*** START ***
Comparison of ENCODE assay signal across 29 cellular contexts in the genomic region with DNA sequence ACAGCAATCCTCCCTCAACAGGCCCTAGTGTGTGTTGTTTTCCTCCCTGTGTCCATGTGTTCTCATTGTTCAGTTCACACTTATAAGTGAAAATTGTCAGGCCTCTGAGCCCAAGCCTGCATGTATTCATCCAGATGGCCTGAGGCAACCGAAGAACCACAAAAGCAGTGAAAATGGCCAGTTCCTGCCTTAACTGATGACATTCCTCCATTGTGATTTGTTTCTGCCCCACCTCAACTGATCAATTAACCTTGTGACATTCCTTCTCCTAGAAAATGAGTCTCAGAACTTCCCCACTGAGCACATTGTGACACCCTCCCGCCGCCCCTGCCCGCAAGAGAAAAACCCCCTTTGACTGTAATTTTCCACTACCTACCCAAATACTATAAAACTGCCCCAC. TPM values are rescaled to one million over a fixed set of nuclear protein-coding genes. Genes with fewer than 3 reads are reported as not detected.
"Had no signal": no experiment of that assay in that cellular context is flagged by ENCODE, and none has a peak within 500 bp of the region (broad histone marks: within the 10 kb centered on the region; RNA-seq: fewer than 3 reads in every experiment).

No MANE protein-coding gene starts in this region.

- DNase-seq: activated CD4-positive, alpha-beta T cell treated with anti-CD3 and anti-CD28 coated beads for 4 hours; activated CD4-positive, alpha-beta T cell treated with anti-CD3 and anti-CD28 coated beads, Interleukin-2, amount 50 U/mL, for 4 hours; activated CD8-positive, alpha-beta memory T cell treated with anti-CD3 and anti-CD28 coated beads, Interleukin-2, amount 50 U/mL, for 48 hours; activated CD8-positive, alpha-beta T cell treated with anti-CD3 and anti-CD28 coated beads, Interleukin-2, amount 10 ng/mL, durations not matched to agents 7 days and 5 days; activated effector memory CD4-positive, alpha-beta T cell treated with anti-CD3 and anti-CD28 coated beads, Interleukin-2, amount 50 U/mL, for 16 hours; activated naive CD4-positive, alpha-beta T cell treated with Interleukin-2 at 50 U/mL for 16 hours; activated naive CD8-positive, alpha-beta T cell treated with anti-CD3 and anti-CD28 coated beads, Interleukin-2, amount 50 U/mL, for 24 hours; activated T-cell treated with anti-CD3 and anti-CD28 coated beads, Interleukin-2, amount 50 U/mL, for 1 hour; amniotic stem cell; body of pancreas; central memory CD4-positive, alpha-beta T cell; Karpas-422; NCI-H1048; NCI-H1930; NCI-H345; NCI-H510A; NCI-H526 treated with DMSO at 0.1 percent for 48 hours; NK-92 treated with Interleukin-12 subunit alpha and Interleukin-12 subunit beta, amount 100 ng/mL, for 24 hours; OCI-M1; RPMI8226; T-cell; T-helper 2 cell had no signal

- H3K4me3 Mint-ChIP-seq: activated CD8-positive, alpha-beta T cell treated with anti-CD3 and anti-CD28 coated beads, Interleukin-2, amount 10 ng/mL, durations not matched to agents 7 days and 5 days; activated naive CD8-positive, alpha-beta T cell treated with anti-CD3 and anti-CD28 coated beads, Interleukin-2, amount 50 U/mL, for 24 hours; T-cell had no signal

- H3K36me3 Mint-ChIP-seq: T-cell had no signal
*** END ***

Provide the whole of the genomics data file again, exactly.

Comparison of ENCODE assay signal across 29 cellular contexts in the genomic region with DNA sequence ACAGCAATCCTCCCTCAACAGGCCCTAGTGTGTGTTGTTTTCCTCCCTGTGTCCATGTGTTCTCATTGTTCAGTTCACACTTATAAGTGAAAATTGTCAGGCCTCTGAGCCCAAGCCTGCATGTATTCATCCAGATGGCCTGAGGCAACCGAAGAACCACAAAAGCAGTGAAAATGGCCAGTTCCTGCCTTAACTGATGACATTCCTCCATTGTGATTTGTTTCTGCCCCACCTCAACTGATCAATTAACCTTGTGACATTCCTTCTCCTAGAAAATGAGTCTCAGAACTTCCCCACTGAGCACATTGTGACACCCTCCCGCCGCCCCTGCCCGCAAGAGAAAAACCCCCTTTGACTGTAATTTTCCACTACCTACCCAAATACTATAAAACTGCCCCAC. TPM values are rescaled to one million over a fixed set of nuclear protein-coding genes. Genes with fewer than 3 reads are reported as not detected.
"Had no signal": no experiment of that assay in that cellular context is flagged by ENCODE, and none has a peak within 500 bp of the region (broad histone marks: within the 10 kb centered on the region; RNA-seq: fewer than 3 reads in every experiment).

No MANE protein-coding gene starts in this region.

- DNase-seq: activated CD4-positive, alpha-beta T cell treated with anti-CD3 and anti-CD28 coated beads for 4 hours; activated CD4-positive, alpha-beta T cell treated with anti-CD3 and anti-CD28 coated beads, Interleukin-2, amount 50 U/mL, for 4 hours; activated CD8-positive, alpha-beta memory T cell treated with anti-CD3 and anti-CD28 coated beads, Interleukin-2, amount 50 U/mL, for 48 hours; activated CD8-positive, alpha-beta T cell treated with anti-CD3 and anti-CD28 coated beads, Interleukin-2, amount 10 ng/mL, durations not matched to agents 7 days and 5 days; activated effector memory CD4-positive, alpha-beta T cell treated with anti-CD3 and anti-CD28 coated beads, Interleukin-2, amount 50 U/mL, for 16 hours; activated naive CD4-positive, alpha-beta T cell treated with Interleukin-2 at 50 U/mL for 16 hours; activated naive CD8-positive, alpha-beta T cell treated with anti-CD3 and anti-CD28 coated beads, Interleukin-2, amount 50 U/mL, for 24 hours; activated T-cell treated with anti-CD3 and anti-CD28 coated beads, Interleukin-2, amount 50 U/mL, for 1 hour; amniotic stem cell; body of pancreas; central memory CD4-positive, alpha-beta T cell; Karpas-422; NCI-H1048; NCI-H1930; NCI-H345; NCI-H510A; NCI-H526 treated with DMSO at 0.1 percent for 48 hours; NK-92 treated with Interleukin-12 subunit alpha and Interleukin-12 subunit beta, amount 100 ng/mL, for 24 hours; OCI-M1; RPMI8226; T-cell; T-helper 2 cell had no signal

- H3K4me3 Mint-ChIP-seq: activated CD8-positive, alpha-beta T cell treated with anti-CD3 and anti-CD28 coated beads, Interleukin-2, amount 10 ng/mL, durations not matched to agents 7 days and 5 days; activated naive CD8-positive, alpha-beta T cell treated with anti-CD3 and anti-CD28 coated beads, Interleukin-2, amount 50 U/mL, for 24 hours; T-cell had no signal

- H3K36me3 Mint-ChIP-seq: T-cell had no signal